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Oxazolidinones Inhibit Cellular Proliferation via Inhibition of Mitochondrial Protein Synthesis

By Eva E. Nagiec, Luping Wu, Steve M. Swaney, John G. Chosay, Daniel E. Ross, Joan K. Brieland and Karen L. Leach


The oxazolidinones are a relatively new structural class of antibacterial agents that act by inhibiting bacterial protein synthesis. The oxazolidinones inhibit mitochondrial protein synthesis, as shown by [(35)S]methionine incorporation into intact rat heart mitochondria. Treatment of K562 human erythroleukemia cells with the oxazolidinone eperezolid resulted in a time- and concentration-dependent inhibition of cell proliferation. The cells remained viable, but an increase in doubling time was observed with eperezolid treatment. Inhibition was reversible, since washing and refeeding of cells in the absence of compound resulted in a resumption of growth. The growth-inhibitory effect of the oxazolidinones did not appear to be cell type specific, and inhibition of CHO and HEK cells also was demonstrated. Treatment of cells resulted in a decrease in mitochondrial cytochrome oxidase subunit I levels, consistent with an inhibition of mitochondrial protein synthesis. Eperezolid caused no growth inhibition of rho zero (ρ(0)) cells, which contain no mitochondrial DNA; however, the growth of the parent 143B cells was inhibited. These results provide a direct demonstration that the inhibitory effect of eperezolid in mammalian cells is the result of mitochondrial protein synthesis inhibition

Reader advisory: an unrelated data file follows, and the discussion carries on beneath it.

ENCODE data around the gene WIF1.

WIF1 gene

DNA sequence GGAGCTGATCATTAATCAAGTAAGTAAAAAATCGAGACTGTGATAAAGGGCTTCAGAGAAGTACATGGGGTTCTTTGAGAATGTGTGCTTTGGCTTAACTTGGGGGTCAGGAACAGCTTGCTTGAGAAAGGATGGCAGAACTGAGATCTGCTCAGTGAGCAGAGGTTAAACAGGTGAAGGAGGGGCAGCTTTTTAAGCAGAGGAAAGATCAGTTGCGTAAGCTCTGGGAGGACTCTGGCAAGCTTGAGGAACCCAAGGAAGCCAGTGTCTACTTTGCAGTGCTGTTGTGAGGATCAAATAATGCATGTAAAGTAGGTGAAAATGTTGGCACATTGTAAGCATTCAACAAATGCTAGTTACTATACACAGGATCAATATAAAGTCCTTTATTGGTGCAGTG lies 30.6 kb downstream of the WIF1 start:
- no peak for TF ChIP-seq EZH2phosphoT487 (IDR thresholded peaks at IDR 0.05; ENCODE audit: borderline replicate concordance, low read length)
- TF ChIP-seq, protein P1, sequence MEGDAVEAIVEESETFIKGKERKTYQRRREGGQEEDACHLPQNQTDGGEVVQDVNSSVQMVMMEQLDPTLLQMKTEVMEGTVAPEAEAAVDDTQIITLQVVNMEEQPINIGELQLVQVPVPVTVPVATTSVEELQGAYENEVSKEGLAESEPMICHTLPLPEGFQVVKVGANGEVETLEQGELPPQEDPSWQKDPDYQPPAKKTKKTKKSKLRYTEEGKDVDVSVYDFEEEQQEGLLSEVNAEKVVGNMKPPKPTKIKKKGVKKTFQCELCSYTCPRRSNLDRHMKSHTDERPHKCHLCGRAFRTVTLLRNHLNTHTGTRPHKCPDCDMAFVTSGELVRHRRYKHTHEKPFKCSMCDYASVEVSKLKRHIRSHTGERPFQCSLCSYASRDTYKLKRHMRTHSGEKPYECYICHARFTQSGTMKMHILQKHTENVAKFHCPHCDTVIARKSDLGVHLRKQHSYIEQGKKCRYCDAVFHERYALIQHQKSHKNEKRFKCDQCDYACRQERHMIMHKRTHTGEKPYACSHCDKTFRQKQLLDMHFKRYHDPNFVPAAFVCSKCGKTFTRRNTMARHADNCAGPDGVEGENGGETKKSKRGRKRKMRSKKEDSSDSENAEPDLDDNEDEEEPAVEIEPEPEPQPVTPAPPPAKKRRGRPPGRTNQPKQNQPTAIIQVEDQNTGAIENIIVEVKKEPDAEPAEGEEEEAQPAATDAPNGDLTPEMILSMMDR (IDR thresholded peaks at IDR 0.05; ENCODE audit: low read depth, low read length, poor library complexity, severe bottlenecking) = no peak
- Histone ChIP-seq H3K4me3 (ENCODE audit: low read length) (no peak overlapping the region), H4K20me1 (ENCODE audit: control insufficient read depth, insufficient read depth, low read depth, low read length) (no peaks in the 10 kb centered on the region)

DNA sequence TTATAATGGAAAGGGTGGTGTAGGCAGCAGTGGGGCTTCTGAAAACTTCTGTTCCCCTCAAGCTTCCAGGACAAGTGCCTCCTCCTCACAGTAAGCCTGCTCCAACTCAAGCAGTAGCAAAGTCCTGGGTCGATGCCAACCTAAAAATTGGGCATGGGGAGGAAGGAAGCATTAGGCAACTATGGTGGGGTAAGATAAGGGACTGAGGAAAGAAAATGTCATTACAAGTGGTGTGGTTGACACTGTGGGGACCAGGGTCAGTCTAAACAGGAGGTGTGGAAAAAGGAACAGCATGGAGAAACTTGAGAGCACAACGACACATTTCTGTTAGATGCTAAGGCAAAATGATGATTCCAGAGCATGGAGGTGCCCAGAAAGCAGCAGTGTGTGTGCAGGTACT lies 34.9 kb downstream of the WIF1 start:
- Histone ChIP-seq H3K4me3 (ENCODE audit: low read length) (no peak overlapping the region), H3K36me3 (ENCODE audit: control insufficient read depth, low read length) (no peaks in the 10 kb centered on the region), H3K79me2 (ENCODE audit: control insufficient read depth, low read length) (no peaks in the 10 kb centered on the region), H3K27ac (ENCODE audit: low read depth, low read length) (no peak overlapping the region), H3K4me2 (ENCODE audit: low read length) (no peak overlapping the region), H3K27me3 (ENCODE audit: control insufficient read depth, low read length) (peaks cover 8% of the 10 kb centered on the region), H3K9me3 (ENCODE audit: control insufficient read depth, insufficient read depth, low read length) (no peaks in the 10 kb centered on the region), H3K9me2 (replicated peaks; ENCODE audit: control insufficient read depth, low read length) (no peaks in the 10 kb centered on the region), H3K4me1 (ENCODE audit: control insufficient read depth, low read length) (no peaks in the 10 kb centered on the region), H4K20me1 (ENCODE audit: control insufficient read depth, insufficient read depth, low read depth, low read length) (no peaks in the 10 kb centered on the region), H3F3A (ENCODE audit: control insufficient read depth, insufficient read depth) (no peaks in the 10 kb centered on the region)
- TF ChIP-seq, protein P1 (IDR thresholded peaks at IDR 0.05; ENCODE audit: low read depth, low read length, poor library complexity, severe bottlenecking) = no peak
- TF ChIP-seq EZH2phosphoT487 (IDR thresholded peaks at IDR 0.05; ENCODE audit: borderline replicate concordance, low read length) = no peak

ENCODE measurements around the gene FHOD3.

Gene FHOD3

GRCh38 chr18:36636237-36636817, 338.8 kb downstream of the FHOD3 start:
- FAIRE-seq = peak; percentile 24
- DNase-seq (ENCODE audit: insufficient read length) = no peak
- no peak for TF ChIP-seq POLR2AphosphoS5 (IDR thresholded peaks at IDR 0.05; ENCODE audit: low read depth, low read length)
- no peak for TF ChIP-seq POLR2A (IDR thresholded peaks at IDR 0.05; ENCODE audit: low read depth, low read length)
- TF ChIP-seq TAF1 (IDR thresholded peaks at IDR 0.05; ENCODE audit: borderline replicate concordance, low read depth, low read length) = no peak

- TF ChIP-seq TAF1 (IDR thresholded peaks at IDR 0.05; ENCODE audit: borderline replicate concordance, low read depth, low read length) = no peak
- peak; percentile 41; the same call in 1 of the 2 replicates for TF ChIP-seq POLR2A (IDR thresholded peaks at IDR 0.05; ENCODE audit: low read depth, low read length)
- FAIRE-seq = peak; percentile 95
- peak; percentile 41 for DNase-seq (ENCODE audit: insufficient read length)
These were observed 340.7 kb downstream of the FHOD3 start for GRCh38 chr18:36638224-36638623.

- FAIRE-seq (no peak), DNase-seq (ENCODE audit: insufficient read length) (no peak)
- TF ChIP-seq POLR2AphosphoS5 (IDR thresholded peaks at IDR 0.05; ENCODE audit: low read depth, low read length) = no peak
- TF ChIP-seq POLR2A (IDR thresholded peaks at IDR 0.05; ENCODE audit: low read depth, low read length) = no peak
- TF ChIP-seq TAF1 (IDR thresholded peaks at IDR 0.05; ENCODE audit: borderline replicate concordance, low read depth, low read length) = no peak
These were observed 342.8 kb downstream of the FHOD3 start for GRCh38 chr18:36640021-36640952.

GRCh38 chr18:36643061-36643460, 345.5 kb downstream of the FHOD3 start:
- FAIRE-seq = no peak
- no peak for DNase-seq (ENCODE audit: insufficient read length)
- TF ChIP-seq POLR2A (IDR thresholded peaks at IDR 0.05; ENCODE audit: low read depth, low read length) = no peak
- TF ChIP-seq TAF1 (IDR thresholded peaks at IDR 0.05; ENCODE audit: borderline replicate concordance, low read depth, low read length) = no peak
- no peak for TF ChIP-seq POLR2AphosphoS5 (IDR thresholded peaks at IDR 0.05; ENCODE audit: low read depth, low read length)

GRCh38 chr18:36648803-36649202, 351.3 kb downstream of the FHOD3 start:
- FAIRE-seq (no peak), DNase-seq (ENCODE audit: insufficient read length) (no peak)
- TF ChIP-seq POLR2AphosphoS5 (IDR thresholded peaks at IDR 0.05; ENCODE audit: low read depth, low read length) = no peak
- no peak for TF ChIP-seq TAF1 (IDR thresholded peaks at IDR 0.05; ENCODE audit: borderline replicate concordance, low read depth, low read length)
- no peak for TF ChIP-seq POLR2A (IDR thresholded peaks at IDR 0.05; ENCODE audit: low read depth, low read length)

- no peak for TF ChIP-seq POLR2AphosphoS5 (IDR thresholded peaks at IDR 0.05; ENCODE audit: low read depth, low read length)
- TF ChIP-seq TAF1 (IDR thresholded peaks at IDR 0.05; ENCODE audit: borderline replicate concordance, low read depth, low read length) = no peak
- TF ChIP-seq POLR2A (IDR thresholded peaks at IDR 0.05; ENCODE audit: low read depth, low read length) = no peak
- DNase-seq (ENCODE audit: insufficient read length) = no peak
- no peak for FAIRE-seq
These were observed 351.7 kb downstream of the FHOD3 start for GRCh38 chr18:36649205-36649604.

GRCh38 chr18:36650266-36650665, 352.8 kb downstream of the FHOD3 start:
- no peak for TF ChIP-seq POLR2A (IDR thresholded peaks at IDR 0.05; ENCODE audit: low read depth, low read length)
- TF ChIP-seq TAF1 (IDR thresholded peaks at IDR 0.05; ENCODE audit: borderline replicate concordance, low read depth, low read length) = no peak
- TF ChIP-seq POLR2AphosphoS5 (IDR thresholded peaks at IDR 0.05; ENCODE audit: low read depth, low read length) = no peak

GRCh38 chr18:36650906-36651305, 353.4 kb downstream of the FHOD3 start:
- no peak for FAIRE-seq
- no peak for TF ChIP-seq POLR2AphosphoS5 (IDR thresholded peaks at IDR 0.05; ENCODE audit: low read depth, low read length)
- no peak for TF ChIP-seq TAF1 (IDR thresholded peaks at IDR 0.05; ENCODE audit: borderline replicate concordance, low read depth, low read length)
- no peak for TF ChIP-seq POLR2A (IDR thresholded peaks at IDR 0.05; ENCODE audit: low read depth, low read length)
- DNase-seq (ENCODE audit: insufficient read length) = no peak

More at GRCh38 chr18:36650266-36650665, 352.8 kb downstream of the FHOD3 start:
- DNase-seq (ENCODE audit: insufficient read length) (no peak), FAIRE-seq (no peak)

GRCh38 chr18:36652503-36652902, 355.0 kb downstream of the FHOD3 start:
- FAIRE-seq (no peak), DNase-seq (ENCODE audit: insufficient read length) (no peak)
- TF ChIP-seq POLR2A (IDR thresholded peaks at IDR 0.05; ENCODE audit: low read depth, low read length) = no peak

Topics: Pharmacology
Publisher: American Society for Microbiology
Year: 2005
DOI identifier: 10.1128/AAC.49.9.3896-3902.2005
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Provided by: PubMed Central
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